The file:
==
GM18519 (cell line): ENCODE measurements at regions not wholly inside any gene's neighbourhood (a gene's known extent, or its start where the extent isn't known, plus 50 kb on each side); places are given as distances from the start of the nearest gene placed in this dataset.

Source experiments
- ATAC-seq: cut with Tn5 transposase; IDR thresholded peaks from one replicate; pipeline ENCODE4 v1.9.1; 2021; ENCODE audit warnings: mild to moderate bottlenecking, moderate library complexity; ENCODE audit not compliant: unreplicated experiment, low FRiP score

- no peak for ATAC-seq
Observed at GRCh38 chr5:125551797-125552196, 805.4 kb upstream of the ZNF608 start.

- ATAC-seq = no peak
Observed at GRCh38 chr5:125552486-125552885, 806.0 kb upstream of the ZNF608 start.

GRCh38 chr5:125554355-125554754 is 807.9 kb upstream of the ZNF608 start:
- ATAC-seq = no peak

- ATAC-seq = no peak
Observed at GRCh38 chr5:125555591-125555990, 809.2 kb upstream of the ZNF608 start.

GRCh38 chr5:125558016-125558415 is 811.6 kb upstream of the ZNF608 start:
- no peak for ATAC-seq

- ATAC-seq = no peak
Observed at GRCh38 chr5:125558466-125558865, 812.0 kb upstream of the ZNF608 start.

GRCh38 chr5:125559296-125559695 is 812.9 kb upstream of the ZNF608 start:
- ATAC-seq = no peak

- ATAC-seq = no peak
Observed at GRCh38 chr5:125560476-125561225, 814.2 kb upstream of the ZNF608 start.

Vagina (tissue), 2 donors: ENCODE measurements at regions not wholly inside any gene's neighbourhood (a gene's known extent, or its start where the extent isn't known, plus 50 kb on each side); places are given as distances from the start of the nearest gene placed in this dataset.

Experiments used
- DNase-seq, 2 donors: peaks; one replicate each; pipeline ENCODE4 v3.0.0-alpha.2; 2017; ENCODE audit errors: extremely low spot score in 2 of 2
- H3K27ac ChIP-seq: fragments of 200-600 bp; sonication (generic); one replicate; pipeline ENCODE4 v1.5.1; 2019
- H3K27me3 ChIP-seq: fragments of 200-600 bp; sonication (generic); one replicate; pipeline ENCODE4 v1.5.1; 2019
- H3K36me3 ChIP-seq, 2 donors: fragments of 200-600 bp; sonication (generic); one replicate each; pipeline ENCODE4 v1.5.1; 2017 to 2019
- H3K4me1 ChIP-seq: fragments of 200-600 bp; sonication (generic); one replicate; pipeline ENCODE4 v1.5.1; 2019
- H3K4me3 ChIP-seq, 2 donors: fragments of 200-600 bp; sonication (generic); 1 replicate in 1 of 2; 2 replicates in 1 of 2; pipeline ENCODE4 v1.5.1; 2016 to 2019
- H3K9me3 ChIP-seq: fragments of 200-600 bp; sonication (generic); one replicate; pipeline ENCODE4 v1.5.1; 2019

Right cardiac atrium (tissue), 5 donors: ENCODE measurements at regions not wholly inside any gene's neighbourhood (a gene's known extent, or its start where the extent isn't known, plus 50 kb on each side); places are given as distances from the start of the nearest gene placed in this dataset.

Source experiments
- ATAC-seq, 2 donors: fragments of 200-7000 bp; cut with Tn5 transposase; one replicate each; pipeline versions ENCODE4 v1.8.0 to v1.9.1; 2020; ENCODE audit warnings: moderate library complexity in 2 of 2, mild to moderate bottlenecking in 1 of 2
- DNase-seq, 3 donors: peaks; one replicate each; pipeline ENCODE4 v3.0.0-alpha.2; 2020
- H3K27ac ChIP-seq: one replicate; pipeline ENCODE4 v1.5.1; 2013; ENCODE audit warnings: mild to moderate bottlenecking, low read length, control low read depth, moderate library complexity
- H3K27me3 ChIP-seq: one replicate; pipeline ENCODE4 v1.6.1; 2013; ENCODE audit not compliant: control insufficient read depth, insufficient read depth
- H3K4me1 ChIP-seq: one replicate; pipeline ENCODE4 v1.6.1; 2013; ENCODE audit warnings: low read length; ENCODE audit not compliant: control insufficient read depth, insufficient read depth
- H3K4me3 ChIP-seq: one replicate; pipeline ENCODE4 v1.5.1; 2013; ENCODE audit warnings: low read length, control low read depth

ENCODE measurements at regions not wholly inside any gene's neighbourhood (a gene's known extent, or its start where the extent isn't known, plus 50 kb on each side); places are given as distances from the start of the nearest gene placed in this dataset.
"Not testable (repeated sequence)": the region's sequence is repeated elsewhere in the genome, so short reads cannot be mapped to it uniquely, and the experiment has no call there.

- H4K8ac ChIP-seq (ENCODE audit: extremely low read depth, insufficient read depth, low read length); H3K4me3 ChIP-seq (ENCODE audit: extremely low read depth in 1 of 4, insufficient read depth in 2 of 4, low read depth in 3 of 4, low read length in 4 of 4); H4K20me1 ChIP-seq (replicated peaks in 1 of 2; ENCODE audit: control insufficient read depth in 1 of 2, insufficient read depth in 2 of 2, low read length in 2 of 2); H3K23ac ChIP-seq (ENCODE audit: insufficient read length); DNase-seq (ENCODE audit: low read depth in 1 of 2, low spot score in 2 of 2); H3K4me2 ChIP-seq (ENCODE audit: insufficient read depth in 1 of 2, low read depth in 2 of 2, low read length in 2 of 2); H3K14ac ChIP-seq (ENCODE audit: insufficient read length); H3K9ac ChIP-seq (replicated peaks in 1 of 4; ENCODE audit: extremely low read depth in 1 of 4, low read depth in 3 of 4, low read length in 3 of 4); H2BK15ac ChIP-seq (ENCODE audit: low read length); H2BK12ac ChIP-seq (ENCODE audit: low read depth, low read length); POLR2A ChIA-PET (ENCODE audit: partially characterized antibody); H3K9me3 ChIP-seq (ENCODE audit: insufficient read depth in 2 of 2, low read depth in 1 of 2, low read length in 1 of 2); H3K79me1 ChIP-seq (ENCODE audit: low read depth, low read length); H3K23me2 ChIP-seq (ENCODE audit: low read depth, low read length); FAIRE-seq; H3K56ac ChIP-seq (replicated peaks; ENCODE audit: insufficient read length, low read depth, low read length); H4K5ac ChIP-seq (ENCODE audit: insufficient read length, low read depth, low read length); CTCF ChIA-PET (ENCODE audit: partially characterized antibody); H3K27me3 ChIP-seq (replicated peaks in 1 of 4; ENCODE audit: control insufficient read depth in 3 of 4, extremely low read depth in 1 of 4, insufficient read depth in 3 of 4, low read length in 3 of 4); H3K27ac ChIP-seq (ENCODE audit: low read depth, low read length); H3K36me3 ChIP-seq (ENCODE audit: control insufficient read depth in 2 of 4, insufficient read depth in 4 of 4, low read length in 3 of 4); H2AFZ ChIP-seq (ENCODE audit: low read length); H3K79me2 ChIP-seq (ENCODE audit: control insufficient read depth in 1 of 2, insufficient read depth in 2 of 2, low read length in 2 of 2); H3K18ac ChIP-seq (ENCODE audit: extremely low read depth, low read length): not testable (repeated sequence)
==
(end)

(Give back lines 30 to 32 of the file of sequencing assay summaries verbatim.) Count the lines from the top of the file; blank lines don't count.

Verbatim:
Source experiments
- ATAC-seq, 2 donors: fragments of 200-7000 bp; cut with Tn5 transposase; one replicate each; pipeline versions ENCODE4 v1.8.0 to v1.9.1; 2020; ENCODE audit warnings: moderate library complexity in 2 of 2, mild to moderate bottlenecking in 1 of 2
- DNase-seq, 3 donors: peaks; one replicate each; pipeline ENCODE4 v3.0.0-alpha.2; 2020